NACS Merchants Challenge Fixed Cost Component, Relent on Network Routing (Aug. 25, 2014)
The merchant groups embroiled in a long-running legal battle over debit interchange fees have petitioned the U.S. Supreme Court to review the case on the grounds that the Federal Reserve improperly took into account certain costs incurred by card issuers when calculating debit interchange fee limits. However, the retailers have not challenged a separate rule governing the number of unaffiliated debit card networks that must be available for debit and prepaid card transactions, which is good news for card issuers because it gives much longed-for certainty around a challenging issue.
Last week, plaintiffs in NACS et al v. Board of Governors of the Federal Reserve System requested the Supreme Court to review a March decision by the U.S. Court of Appeals for the District of Columbia. The appellate court’s ruling reversed a lower court’s finding that the Fed had set too high a limit on debit card interchange fees in 2011, when the agency capped fees at 21 cents per transaction plus adjustments for fraud losses and fraud prevention costs. The D.C. appellate court also upheld the Fed’s implementation of the network-routing requirements under the Durbin Amendment, confirming that card issuers meet their obligation if they provide merchants with two unaffiliated routing network options for debit cards. The plaintiffs had claimed the law provided for two unaffiliated routing options for each authorization method—signature and PIN—or a potential minimum of four routing options. The merchants’ petition is not challenging that decision, a significant win for issuers, which would have faced significant costs and complications with a four-option routing requirement, according to many observers.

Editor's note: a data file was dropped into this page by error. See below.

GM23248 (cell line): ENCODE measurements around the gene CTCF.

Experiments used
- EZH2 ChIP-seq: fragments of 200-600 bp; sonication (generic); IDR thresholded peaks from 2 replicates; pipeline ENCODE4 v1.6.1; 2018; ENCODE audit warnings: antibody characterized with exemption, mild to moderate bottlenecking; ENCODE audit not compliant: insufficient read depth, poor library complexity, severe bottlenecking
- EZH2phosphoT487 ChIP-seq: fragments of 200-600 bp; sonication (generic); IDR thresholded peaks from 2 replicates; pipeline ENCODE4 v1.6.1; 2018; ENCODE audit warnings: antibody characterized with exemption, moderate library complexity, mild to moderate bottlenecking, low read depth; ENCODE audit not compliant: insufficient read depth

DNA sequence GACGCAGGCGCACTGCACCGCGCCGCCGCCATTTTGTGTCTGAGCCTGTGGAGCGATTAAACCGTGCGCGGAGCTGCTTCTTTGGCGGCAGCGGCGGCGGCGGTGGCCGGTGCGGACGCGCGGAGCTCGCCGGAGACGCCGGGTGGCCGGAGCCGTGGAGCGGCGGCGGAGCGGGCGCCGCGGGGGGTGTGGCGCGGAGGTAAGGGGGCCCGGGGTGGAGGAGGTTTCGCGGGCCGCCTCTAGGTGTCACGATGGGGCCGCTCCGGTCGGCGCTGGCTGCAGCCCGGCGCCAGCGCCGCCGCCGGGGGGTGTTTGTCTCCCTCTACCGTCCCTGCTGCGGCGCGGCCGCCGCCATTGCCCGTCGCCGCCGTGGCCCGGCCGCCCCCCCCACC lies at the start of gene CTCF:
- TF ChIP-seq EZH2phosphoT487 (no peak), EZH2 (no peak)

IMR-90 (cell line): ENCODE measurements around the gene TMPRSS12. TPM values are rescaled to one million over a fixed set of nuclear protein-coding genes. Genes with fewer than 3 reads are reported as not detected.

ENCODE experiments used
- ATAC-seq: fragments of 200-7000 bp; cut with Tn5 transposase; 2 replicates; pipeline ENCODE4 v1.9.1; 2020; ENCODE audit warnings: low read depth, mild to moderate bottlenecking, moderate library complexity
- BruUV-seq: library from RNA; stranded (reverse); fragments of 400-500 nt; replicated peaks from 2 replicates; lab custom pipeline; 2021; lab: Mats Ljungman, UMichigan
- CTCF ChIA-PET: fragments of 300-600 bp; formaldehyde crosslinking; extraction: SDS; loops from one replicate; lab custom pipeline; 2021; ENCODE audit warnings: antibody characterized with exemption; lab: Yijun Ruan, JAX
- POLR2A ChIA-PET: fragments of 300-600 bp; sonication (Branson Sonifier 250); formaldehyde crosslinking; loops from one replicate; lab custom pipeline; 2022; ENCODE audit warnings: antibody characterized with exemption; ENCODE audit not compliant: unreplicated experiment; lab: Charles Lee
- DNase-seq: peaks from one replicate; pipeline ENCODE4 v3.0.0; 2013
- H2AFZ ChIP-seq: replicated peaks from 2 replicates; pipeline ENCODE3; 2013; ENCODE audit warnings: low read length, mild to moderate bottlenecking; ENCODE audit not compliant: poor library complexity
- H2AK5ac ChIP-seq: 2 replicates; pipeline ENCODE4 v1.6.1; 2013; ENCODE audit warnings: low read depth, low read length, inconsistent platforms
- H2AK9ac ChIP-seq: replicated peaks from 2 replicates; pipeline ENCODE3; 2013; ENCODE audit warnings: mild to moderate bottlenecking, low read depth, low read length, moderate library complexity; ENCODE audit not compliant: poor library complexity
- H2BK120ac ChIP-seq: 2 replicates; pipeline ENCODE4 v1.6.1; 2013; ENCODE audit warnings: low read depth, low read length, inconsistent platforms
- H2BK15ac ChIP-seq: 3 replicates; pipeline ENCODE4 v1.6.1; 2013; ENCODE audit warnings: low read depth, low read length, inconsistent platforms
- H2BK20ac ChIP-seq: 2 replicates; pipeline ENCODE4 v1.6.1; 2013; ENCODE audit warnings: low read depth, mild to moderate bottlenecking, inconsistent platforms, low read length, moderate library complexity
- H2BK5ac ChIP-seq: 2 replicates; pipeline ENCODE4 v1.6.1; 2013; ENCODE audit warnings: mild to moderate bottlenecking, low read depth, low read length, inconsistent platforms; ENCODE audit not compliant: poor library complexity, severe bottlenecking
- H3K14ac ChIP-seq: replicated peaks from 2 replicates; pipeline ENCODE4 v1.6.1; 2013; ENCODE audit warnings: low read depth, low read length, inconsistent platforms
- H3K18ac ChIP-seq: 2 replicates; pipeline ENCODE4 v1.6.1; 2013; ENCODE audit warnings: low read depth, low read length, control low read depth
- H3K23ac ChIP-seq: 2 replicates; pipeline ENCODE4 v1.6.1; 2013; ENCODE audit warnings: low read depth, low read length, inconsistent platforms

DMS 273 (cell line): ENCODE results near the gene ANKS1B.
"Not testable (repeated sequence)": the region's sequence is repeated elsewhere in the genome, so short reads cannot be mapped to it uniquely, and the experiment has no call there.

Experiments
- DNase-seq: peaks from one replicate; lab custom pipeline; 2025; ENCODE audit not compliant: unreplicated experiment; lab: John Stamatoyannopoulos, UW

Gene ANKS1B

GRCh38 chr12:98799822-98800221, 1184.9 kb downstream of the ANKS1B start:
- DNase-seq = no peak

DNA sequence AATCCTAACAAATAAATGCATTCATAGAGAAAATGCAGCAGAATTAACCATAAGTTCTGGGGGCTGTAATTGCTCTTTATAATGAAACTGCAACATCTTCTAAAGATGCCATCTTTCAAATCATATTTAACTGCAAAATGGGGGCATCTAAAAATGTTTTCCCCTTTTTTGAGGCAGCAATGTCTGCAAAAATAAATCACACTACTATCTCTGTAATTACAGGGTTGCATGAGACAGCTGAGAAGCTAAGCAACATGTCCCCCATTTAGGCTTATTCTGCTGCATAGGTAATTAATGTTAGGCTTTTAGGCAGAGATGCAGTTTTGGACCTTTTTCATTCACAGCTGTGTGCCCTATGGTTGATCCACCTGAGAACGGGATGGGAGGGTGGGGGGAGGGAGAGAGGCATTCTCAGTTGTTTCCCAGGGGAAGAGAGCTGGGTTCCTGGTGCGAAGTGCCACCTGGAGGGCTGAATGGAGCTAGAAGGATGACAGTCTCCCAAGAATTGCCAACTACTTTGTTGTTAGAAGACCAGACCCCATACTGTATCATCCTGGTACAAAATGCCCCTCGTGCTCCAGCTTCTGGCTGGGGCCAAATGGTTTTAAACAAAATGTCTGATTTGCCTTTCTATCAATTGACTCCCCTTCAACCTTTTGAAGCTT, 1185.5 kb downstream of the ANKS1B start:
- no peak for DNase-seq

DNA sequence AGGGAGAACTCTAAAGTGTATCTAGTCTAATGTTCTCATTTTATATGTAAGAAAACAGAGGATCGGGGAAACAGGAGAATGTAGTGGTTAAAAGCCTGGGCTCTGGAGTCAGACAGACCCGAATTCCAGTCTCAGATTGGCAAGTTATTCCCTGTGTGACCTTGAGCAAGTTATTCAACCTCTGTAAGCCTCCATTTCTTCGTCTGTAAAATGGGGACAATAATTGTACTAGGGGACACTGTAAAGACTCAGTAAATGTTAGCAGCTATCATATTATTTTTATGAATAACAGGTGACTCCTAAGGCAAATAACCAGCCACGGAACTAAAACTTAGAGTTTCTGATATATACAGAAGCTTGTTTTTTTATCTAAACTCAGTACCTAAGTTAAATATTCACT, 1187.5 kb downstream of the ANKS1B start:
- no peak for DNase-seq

The merchants’ argument for review focuses on the claim that the Fed, when establishing a debit interchange fee limit, as mandated by the Durbin Amendment, improperly considered fixed costs incurred by debit card issuers for authorization, clearance and settlement of debit transactions. Taking into account fixed costs, the merchants claim, was expressly prohibited by the Durbin Amendment. The merchants also assert that the D.C. appellate court incorrectly reviewed the Fed’s decision to include fixed costs into the fee calculation under the special deference standard granted to agency ratemaking.
The merchants’ petition does not continue to challenge certain other costs considered by the Fed in establishing the fee cap. These other costs include network processing fees, fraud losses and transaction monitoring costs. In its March ruling, the Court of Appeals ordered the Fed to clarify why transaction monitoring costs should be considered in the base 21-cent interchange fee, rather than factored into the fraud prevention adjustment. If the Supreme Court declines to hear the case, the Court of Appeals decision will stand and the case will be remanded to the original trial court to address the remaining transaction monitoring issue.
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